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Rod Dixon to Wear Camera on His Head During Today's New York City Marathon

October 27, 1985|BARRY WILNER | Associated Press

As the field in the New York City Marathon departs from the Verrazano Bridge and heads up 4th Avenue in Brooklyn, a man wearing a hockey helmet and a carpenter's belt suddenly will burst into the lead pack. He'll stay with the leaders for about a mile, then drop out.

He will return to the race three more times for about the same distance, then withdraw, each time with full approval from race organizers and officials.

This isn't the kind of behavior one might expect from Rod Dixon, a world-class runner who won the New York Marathon in 1983. But Dixon is part of a grand experiment which he feels could have a profound impact on his sport.

Dixon will wear ABC's mini-camera, attached to a hockey helmet, as he runs in portions of the race. A small microphone also will be attached to the helmet.

"I went to ABC about the race," said Dixon, who has taken off from competition for most of 1985. "I said that commentary had been done before, but if there was a chance to bring a new dimension or perspective to my sport, I'll do it."

The mini-camera could provide just that. It received raves when first used by ABC at the Little League World Series in August, when it was attached to the facemask of the home plate umpire.

"I see the race from a runner's view; most people see it from a spectator's view. Hopefully, you will be able to see the race from my eyes now," says Dixon. "You will understand what is going on out there all the time, the positioning . . . looking five or six moves ahead.

"I want to tell why a runner looks strong or why he seems to be weakening. You might sit in a studio and see these but you can really only get the feel for it with you are running along with them."

Curt Gowdy Jr., who will produce ABC's coverage of the marathon, says Dixon is the perfect candidate to wear the five pounds of equipment while keeping keep pace with the leaders.

"He came to me and asked if there was any role he could take in the marathon," Gowdy said. "I said no, but if something develops where we could use someone of his stature, we would call him.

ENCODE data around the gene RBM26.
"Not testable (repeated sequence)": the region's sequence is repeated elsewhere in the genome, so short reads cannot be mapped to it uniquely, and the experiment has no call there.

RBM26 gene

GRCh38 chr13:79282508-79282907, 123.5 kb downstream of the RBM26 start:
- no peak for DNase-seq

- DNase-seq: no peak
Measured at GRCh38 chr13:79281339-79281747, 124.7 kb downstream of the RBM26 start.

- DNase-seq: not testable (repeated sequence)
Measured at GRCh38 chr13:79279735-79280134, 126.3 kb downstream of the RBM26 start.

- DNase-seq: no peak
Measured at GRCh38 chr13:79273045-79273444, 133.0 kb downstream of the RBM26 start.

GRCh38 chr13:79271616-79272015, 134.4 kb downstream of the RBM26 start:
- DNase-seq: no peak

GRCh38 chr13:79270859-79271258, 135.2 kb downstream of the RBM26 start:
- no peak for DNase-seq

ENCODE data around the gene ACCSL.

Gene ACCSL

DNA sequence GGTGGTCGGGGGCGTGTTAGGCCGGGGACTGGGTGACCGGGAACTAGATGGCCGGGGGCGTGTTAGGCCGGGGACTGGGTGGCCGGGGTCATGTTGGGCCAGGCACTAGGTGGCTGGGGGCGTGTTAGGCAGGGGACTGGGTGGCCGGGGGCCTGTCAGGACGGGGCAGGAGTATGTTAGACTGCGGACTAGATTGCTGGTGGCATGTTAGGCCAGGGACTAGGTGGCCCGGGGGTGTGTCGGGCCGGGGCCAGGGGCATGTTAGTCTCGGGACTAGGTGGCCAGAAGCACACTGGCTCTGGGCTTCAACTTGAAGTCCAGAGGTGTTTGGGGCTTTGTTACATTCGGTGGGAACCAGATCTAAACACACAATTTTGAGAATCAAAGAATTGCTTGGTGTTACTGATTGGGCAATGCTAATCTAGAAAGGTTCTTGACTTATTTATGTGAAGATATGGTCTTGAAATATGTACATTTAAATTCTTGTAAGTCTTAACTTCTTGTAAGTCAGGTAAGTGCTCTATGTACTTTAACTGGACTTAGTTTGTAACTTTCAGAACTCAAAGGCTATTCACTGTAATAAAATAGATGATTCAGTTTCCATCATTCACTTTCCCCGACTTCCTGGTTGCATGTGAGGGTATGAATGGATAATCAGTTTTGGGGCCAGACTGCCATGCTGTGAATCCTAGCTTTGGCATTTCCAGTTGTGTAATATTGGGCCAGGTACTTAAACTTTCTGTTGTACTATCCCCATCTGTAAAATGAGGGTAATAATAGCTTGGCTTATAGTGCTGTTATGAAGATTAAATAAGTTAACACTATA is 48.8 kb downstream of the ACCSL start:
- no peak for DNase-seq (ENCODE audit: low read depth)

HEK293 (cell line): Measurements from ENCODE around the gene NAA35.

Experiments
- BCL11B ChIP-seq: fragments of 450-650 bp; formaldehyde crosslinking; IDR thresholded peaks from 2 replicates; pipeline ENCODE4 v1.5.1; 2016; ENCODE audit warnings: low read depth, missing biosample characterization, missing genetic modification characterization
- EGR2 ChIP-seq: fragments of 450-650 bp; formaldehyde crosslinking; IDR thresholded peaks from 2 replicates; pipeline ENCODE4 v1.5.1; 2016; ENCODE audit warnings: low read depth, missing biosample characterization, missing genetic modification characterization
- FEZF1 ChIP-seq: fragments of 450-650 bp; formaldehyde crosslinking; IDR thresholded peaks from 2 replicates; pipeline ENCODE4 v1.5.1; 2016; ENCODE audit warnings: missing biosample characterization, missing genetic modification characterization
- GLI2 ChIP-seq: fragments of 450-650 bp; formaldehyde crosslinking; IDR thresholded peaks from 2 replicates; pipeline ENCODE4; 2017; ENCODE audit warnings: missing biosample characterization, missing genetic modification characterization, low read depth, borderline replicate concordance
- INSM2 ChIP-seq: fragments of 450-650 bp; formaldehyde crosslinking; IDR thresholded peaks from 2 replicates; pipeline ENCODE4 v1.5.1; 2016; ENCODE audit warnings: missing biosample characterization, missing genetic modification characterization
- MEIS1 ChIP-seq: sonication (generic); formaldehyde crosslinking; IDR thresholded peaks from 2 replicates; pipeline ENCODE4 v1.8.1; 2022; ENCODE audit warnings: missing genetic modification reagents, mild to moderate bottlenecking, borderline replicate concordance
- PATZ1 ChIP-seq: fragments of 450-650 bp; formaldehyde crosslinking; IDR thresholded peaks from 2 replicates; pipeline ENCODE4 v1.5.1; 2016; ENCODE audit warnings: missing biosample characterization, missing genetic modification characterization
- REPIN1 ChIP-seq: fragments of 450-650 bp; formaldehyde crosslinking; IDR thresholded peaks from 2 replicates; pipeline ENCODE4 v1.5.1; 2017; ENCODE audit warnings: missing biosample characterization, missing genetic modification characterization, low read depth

"When we took the step forward with the runner's helmet camera, we asked if Rod would try it out and test it. He was the perfect choice. Rod is a big name in the sport and that is important.

"The signal is received by the men's lead vehicle. In order to receive it, Rod has to be approximately within 200 yards of the vehicle. We needed someone who could run a 4:35 pace with five pounds of equipment. Rod is aware of how to run with a pack. He will not be in front of the leaders. The guidelines are that he will be very cognizant of the runners."

That's no problem for Dixon. He fully understands the boundaries of the job.

"If a runner knows about things beforehand and nothing foreign is introduced, then there's no problem," he says. "I'll discuss it with many of them before the race and find out how they feel about my being there and possibly talking to them.

"In racing, if you can break a competitor's concentration, it's an upsetting thing and can cause him to lose his pace and balance. I don't want to do that, so I'll be careful not to interfere."

Aside from the use of the minicamera, ABC will strap a heart pulse monitoring device to Bill Rodgers, a four-time winner of the race. Dr. Paul Thompson, an expert in cardiology, will be in the studio to evaluate Rodgers' heart rate throughout the race.

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